Public Papers - 1989 - August
The President's News Conference
The President. Nice to see you all. Thank you for coming. First, let me just -- we'll get started here. I'm glad our Chief of Staff John Sununu is with me, and Bob Gates, Brent's able right-hand man in the National Security Council. You all know Marlin Fitzwater, our Press Secretary.
For Barbara and me, this has been a delightful vacation, a place that we love very much. And I know that there's a lot of interest in her health. She went down yesterday to have her eyes checked, and you probably saw her playing tennis on the way in. So, she's feeling very well indeed, and the medicine that they've suggested for her should take the pressure off her eyes a little bit. And the doctors tell me that this is expected when you're being treated for Graves disease, but she's doing just fine. And I don't know whether she's winning or losing down there, but nevertheless, we'll find out.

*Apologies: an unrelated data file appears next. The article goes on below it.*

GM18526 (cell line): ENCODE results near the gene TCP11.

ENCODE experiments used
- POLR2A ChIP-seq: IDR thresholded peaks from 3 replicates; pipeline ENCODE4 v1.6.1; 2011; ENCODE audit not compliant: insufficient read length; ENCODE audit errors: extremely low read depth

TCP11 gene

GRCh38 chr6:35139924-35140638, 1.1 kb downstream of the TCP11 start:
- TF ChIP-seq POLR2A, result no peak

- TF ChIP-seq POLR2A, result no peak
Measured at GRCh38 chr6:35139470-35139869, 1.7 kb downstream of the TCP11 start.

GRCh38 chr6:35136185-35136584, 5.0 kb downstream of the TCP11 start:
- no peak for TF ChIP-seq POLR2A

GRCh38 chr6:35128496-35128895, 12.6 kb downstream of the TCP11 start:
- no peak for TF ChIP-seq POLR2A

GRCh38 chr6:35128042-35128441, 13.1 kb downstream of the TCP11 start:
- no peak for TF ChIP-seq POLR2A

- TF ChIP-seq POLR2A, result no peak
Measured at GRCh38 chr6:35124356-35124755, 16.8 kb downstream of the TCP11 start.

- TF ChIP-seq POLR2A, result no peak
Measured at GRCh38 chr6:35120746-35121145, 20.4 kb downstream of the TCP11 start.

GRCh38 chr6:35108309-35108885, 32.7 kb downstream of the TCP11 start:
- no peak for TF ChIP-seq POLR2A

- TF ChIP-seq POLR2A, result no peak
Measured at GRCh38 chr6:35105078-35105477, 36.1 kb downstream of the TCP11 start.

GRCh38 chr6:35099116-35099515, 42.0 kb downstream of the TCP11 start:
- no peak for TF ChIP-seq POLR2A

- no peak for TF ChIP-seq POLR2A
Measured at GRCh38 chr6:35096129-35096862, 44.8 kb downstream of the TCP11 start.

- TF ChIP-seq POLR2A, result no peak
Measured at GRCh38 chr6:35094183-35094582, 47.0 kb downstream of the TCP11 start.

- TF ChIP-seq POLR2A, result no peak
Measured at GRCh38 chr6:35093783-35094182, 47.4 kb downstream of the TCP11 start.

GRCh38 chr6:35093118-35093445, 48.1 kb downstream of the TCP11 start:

But this has been a total vacation -- I am staying in touch with some foreign leaders and, indeed, with current events. And tomorrow I'll host Prime Minister Schluter of Denmark, an old friend -- he and his wife coming by. And I expect we'll be talking on NATO-related matters. And then next week, we'll have Prime Minister Brian Mulroney of Canada, his wife, and his family here. And that will be a visit with an old friend, and I expect that we'll be talking on not only NATO matters and matters of trade but on matters of environmental concern as well. So that will probably be the total visits. We may have some of my own Cabinet up here next week to discuss the narcotics program, but that is not finalized at this point. But the Chief of Staff is working on that, and I expect we will have a national drug policy meeting here next week.
All right. I'll be glad to respond to questions.
Q. Mr. President, you have this wonderful home, a beautiful cigarette boat, and yet the average Mainer makes about ,000 a year. And I was wondering if you could tell us how you manage to stay in touch with the average man's realities.
The President. Well, I do my very best. I've got a lot of friends from all walks of life. And there is a little tendency in this job to get isolated, but you -- --